I mean for a hight resistance low pace exercise 135bpm Hr I burn 960Kcal/h, for a low intensity hight pace 135bpm Hr I burn 310Kcal/h accordingly with machine estimations. I suppose that the machine is doing some estimations and numbers are not real but a difference of 3 times is too much error to be attributed to estimations errors, it seems that caloric expenditure is not very correlated with HR and nature of exercise or the way of doing the same exercise is very important.

My question is, what is better for a given HR, doing a hight intensity exercise that burns a lot more calories or a low intensity exercise but with more faster movements and more muscle contractions that burns less calories, it seems that the first is more time efficient but in term of muscle catabolism and overtraining who is better? I mean for building/maintaining muscle what is better?

Last edited by CaracterLatino : 03-01-2010 at 02:05 PM.
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  #15  
Unread 03-01-2010, 02:17 PM
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lylemcd lylemcd is offline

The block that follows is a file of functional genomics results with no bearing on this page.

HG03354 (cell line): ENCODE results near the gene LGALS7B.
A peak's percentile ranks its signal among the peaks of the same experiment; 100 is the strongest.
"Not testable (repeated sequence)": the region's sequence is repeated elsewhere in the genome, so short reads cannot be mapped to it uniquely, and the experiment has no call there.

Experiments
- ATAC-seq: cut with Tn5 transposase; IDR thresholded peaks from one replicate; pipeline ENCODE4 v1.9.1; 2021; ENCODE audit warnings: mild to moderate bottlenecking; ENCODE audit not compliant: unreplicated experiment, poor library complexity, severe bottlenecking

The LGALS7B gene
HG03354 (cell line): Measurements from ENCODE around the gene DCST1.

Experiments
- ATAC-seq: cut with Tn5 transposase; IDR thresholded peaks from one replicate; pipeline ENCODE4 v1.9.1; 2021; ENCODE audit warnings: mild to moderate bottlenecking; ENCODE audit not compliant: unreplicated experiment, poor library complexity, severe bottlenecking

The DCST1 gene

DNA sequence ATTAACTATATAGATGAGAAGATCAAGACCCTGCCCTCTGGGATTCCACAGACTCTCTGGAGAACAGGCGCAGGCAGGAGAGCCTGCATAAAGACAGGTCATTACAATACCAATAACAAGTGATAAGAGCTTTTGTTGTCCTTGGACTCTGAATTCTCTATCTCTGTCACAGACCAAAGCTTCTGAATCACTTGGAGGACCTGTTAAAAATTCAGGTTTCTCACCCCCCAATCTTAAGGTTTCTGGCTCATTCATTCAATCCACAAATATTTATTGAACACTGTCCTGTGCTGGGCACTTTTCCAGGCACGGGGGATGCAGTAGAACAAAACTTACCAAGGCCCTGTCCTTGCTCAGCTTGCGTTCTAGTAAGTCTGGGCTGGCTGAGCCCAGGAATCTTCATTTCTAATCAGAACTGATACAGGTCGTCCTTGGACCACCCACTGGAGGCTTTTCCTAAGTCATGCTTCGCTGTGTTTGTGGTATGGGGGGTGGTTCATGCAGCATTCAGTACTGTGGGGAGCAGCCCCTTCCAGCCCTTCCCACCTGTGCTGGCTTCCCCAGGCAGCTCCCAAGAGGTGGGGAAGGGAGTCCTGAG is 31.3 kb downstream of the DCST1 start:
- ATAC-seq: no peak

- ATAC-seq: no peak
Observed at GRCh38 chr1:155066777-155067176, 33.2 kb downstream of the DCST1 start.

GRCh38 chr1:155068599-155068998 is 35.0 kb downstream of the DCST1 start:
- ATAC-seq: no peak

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The EFX is notorious for making up numbers on caloric expenditure. Don't pay any attention to it at all.
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  #16  
Unread 03-01-2010, 02:46 PM
CaracterLatino CaracterLatino is offline
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Quote:
Originally Posted by lylemcd View Post
The EFX is notorious for making up numbers on caloric expenditure. Don't pay any attention to it at all.
Ok thanks, but given a HR what is better for muscle gains/conservation?

1) Low intensity hight pace (speed)
2) High intensity low pace (power)
3) It doesn't matters, you are thinking too much
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  #17  
Unread 06-27-2011, 09:44 PM
Melissa82 Melissa82 is offline
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I just had a question regarding this article.

"In terms of intensity, I think keeping things in the low to moderate range is going to be best. More specifically, a maximum intensity of 70% of maximum heart rate (140 beats per minute for someone with a maximum of 200 beats) or even lower should achieve some benefits without cutting into recovery or growth."

What would be the lowest of intensity one could use and still achieve the improved calorie partitioning and keeping the fat burning pathways active mentioned?

I find incline walking gets my heart rate to that level but impacts my recovery.

If I back off and just do a flat brisk walk but my heart rate is much lower and it's pretty easy, will I still get achieve the benefits?